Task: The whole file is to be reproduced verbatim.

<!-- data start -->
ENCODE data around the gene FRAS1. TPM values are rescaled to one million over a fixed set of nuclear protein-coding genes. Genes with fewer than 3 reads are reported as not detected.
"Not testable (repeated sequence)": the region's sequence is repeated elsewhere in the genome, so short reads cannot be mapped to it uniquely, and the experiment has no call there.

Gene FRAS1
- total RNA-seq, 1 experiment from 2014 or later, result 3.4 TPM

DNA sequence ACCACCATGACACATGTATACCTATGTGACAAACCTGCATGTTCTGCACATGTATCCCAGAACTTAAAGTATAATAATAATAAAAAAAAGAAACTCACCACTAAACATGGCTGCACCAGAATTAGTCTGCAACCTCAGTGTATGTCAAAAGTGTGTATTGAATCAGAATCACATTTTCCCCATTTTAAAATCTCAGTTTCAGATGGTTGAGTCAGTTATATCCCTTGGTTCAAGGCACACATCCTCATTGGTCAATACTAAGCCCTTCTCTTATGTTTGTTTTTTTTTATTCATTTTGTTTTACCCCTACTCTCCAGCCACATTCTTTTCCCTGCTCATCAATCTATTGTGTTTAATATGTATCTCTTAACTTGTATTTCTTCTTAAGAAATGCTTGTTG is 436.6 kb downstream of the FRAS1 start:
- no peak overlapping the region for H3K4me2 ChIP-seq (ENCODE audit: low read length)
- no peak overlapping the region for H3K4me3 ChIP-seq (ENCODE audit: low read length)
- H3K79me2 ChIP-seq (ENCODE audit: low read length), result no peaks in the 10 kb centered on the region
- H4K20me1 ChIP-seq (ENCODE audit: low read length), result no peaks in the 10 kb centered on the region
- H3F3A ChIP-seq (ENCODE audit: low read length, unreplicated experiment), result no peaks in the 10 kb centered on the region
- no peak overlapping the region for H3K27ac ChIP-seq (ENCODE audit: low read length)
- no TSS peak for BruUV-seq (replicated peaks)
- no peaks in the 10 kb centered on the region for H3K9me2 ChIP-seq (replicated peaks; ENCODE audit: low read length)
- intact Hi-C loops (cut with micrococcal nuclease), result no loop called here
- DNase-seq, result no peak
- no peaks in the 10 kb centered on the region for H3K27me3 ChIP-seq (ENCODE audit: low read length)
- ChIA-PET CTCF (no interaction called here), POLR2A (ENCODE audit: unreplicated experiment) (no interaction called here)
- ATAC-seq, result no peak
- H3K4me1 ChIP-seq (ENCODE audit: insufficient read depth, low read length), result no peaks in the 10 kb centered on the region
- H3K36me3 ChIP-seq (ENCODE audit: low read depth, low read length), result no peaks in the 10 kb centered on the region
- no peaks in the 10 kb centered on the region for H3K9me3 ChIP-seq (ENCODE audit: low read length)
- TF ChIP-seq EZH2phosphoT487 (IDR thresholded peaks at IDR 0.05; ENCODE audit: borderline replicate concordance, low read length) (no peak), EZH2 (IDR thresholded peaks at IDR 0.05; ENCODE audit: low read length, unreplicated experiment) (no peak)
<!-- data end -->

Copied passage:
ENCODE data around the gene FRAS1. TPM values are rescaled to one million over a fixed set of nuclear protein-coding genes. Genes with fewer than 3 reads are reported as not detected.
"Not testable (repeated sequence)": the region's sequence is repeated elsewhere in the genome, so short reads cannot be mapped to it uniquely, and the experiment has no call there.

Gene FRAS1
- total RNA-seq, 1 experiment from 2014 or later, result 3.4 TPM

DNA sequence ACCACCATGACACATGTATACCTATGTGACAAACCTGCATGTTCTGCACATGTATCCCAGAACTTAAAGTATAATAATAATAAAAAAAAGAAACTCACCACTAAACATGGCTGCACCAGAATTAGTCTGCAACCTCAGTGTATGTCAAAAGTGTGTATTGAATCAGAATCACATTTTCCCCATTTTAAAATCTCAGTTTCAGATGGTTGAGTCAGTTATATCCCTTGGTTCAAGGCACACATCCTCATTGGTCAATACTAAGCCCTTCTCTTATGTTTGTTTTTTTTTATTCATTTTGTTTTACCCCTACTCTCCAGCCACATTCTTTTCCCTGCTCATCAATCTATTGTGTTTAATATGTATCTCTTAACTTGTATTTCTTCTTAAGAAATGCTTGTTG is 436.6 kb downstream of the FRAS1 start:
- no peak overlapping the region for H3K4me2 ChIP-seq (ENCODE audit: low read length)
- no peak overlapping the region for H3K4me3 ChIP-seq (ENCODE audit: low read length)
- H3K79me2 ChIP-seq (ENCODE audit: low read length), result no peaks in the 10 kb centered on the region
- H4K20me1 ChIP-seq (ENCODE audit: low read length), result no peaks in the 10 kb centered on the region
- H3F3A ChIP-seq (ENCODE audit: low read length, unreplicated experiment), result no peaks in the 10 kb centered on the region
- no peak overlapping the region for H3K27ac ChIP-seq (ENCODE audit: low read length)
- no TSS peak for BruUV-seq (replicated peaks)
- no peaks in the 10 kb centered on the region for H3K9me2 ChIP-seq (replicated peaks; ENCODE audit: low read length)
- intact Hi-C loops (cut with micrococcal nuclease), result no loop called here
- DNase-seq, result no peak
- no peaks in the 10 kb centered on the region for H3K27me3 ChIP-seq (ENCODE audit: low read length)
- ChIA-PET CTCF (no interaction called here), POLR2A (ENCODE audit: unreplicated experiment) (no interaction called here)
- ATAC-seq, result no peak
- H3K4me1 ChIP-seq (ENCODE audit: insufficient read depth, low read length), result no peaks in the 10 kb centered on the region
- H3K36me3 ChIP-seq (ENCODE audit: low read depth, low read length), result no peaks in the 10 kb centered on the region
- no peaks in the 10 kb centered on the region for H3K9me3 ChIP-seq (ENCODE audit: low read length)
- TF ChIP-seq EZH2phosphoT487 (IDR thresholded peaks at IDR 0.05; ENCODE audit: borderline replicate concordance, low read length) (no peak), EZH2 (IDR thresholded peaks at IDR 0.05; ENCODE audit: low read length, unreplicated experiment) (no peak)